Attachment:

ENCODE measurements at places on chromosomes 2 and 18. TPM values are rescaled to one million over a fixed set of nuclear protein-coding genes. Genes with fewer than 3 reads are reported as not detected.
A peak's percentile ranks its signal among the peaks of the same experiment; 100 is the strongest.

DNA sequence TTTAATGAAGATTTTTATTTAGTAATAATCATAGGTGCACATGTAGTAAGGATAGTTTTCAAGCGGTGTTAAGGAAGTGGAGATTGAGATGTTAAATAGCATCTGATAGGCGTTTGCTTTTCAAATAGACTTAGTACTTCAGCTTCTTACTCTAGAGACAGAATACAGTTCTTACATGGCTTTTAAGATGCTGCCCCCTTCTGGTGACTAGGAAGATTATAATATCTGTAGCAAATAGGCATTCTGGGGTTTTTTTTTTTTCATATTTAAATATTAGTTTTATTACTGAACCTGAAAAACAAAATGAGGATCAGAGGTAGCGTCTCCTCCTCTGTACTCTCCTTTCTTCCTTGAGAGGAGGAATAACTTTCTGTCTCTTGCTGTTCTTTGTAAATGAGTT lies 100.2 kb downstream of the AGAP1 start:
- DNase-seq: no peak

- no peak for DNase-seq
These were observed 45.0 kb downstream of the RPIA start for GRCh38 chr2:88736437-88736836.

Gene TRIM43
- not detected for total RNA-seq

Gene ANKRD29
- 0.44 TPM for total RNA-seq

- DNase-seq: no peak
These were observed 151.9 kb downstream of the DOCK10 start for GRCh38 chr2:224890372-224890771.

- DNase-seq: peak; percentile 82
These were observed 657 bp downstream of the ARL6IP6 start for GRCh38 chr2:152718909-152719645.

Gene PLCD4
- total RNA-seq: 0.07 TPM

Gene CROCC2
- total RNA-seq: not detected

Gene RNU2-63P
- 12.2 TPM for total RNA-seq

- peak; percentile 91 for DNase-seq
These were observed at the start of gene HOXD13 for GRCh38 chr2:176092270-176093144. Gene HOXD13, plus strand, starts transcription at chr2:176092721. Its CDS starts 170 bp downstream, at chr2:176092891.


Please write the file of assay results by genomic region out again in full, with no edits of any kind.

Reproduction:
ENCODE measurements at places on chromosomes 2 and 18. TPM values are rescaled to one million over a fixed set of nuclear protein-coding genes. Genes with fewer than 3 reads are reported as not detected.
A peak's percentile ranks its signal among the peaks of the same experiment; 100 is the strongest.

DNA sequence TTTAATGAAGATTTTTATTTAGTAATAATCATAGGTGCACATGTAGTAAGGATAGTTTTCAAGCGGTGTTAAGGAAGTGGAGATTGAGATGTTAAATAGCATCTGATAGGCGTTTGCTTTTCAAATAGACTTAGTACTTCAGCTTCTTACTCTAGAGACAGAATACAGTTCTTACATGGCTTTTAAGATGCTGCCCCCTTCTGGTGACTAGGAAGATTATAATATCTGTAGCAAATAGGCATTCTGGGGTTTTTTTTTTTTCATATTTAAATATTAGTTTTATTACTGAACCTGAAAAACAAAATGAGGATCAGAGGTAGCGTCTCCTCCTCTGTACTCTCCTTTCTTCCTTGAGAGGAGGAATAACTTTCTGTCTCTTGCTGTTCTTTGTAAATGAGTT lies 100.2 kb downstream of the AGAP1 start:
- DNase-seq: no peak

- no peak for DNase-seq
These were observed 45.0 kb downstream of the RPIA start for GRCh38 chr2:88736437-88736836.

Gene TRIM43
- not detected for total RNA-seq

Gene ANKRD29
- 0.44 TPM for total RNA-seq

- DNase-seq: no peak
These were observed 151.9 kb downstream of the DOCK10 start for GRCh38 chr2:224890372-224890771.

- DNase-seq: peak; percentile 82
These were observed 657 bp downstream of the ARL6IP6 start for GRCh38 chr2:152718909-152719645.

Gene PLCD4
- total RNA-seq: 0.07 TPM

Gene CROCC2
- total RNA-seq: not detected

Gene RNU2-63P
- 12.2 TPM for total RNA-seq

- peak; percentile 91 for DNase-seq
These were observed at the start of gene HOXD13 for GRCh38 chr2:176092270-176093144. Gene HOXD13, plus strand, starts transcription at chr2:176092721. Its CDS starts 170 bp downstream, at chr2:176092891.